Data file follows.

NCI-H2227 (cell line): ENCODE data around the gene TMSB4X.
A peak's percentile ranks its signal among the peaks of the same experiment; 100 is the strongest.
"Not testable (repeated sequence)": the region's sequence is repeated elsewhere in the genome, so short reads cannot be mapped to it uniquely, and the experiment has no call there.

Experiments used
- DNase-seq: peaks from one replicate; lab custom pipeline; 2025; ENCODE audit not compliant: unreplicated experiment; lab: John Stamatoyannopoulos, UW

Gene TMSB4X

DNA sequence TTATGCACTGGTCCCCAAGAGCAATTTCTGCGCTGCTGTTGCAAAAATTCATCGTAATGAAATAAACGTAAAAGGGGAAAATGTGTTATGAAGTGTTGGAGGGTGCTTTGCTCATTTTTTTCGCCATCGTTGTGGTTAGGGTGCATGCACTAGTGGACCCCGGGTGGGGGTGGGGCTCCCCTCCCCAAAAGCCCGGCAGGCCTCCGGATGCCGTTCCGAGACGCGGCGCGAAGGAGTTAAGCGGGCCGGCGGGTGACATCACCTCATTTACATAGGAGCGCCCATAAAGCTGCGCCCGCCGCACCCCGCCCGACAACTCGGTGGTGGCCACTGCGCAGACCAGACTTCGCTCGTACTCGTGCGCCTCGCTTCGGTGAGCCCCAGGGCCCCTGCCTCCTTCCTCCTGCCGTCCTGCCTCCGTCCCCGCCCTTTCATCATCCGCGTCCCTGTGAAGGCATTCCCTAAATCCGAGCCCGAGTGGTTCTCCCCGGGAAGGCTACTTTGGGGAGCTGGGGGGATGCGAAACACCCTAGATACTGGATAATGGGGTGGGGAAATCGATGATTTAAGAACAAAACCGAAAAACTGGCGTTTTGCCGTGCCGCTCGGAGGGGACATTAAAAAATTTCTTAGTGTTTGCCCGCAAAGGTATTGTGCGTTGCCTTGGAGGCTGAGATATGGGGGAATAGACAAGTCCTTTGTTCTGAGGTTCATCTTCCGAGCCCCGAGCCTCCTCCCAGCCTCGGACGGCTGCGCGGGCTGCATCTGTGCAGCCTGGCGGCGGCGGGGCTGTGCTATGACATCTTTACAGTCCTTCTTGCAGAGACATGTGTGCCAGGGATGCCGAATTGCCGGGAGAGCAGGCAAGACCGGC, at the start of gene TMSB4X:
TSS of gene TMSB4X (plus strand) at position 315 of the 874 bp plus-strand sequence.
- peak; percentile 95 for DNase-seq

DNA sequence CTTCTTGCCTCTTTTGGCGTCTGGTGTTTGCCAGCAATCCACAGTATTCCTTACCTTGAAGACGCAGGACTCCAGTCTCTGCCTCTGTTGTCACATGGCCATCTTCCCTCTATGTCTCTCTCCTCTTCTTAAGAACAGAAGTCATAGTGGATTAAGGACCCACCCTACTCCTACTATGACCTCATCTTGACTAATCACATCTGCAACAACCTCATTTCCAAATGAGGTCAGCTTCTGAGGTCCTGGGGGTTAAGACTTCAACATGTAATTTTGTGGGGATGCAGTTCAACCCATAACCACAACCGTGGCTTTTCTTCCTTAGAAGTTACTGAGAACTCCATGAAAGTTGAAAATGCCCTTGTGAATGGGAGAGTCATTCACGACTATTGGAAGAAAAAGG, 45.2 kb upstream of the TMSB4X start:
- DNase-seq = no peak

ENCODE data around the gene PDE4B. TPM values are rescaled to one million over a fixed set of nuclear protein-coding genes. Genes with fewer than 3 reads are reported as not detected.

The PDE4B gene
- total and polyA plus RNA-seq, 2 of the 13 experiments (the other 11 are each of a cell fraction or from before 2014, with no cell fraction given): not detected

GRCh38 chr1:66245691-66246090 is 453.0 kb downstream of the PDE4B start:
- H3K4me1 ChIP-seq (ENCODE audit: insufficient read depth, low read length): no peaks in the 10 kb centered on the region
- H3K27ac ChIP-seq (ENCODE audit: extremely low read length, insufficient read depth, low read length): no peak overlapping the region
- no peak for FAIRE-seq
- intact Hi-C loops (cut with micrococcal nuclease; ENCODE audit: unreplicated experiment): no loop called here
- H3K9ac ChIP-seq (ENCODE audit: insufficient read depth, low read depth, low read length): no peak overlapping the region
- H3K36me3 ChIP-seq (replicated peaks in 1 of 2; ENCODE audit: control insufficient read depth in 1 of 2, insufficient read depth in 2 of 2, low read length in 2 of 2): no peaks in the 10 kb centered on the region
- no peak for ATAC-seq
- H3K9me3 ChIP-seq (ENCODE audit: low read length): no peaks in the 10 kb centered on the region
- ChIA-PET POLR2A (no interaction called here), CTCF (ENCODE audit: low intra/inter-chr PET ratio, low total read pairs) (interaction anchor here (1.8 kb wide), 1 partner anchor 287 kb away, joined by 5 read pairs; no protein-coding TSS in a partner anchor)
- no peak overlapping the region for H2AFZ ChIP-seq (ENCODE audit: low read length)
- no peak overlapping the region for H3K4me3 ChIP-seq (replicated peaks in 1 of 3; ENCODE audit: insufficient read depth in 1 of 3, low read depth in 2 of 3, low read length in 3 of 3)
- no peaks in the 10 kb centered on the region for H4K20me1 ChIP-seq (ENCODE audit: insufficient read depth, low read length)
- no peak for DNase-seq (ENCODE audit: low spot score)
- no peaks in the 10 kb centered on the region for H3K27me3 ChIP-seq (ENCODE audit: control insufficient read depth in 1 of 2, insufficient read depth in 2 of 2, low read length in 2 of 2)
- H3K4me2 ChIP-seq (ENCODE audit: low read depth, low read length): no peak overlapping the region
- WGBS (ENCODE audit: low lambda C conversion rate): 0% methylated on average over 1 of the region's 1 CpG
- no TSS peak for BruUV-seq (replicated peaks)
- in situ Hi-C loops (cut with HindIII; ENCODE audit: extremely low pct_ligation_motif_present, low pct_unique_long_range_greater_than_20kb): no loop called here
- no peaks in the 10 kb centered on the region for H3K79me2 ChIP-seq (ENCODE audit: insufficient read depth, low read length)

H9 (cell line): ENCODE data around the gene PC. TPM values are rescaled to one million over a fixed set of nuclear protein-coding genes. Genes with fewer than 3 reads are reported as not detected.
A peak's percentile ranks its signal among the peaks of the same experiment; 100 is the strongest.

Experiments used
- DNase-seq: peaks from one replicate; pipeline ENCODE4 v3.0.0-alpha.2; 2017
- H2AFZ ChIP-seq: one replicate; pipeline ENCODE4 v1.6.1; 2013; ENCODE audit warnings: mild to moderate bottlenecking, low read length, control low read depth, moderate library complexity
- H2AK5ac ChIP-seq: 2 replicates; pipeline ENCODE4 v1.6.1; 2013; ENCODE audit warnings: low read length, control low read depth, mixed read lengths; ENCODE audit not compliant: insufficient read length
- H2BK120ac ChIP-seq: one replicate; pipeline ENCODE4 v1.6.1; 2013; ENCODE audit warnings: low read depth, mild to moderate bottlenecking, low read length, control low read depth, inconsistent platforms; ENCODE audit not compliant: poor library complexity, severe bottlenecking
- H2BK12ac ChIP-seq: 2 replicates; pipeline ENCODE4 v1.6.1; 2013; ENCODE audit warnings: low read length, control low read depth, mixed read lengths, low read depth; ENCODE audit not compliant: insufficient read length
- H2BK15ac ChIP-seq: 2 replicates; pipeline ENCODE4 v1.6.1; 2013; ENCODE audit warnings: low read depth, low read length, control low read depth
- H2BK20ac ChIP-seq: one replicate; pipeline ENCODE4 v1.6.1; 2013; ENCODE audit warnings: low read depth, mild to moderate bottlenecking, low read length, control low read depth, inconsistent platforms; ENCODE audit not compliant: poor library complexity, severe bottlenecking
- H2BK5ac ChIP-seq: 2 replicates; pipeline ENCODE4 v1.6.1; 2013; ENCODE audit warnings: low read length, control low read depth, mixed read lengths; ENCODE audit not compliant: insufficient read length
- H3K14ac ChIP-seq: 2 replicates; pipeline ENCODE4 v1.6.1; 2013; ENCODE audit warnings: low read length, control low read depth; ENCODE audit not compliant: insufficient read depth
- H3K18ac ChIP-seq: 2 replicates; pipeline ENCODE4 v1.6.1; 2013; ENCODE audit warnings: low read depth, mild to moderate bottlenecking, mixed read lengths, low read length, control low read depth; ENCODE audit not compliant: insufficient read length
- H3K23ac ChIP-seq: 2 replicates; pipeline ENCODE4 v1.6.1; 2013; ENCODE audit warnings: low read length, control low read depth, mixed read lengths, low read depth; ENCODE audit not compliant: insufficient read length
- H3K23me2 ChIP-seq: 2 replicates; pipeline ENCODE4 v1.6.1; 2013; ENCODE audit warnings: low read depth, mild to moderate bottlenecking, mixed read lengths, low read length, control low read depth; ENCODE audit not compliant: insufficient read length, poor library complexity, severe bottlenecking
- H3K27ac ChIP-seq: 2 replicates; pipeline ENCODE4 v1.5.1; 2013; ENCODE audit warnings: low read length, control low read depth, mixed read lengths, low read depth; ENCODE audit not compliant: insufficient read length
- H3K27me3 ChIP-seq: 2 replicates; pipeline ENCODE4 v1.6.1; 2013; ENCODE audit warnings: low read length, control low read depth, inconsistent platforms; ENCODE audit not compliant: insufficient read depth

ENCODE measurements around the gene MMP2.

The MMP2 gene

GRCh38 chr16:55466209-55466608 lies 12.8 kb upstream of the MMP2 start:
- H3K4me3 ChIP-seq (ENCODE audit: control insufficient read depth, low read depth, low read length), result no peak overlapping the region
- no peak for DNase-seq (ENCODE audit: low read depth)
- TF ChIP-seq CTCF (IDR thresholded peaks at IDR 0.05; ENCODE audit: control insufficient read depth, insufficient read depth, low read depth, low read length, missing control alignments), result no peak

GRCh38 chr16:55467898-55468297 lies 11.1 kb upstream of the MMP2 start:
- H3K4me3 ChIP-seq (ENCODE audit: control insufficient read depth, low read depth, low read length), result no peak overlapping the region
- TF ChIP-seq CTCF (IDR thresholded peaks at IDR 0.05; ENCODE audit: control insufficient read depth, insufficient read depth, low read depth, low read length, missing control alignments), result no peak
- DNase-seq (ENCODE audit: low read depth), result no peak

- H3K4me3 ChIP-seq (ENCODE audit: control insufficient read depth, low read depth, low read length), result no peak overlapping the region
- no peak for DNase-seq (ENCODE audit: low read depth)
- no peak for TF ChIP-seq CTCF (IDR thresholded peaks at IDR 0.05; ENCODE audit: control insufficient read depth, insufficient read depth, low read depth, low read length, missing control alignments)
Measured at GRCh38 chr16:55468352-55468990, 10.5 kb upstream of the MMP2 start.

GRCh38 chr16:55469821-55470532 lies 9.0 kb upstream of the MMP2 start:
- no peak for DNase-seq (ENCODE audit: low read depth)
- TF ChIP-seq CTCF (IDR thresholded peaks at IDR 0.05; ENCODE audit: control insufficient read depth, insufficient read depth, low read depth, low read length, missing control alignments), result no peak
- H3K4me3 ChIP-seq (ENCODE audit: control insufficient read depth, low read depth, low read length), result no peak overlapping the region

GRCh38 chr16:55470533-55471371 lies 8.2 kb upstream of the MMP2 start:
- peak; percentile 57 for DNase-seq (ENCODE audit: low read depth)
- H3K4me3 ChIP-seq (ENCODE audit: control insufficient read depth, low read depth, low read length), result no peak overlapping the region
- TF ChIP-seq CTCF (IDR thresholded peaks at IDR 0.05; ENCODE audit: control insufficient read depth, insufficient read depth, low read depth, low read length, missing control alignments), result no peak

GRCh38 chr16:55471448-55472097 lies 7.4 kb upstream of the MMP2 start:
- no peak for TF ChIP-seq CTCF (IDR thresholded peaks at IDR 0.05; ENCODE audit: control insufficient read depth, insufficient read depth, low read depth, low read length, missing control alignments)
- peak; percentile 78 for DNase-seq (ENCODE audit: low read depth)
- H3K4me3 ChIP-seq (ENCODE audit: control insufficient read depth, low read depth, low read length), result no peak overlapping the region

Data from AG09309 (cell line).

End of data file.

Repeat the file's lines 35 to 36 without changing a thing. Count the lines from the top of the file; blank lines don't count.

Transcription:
H9 (cell line): ENCODE data around the gene PC. TPM values are rescaled to one million over a fixed set of nuclear protein-coding genes. Genes with fewer than 3 reads are reported as not detected.
A peak's percentile ranks its signal among the peaks of the same experiment; 100 is the strongest.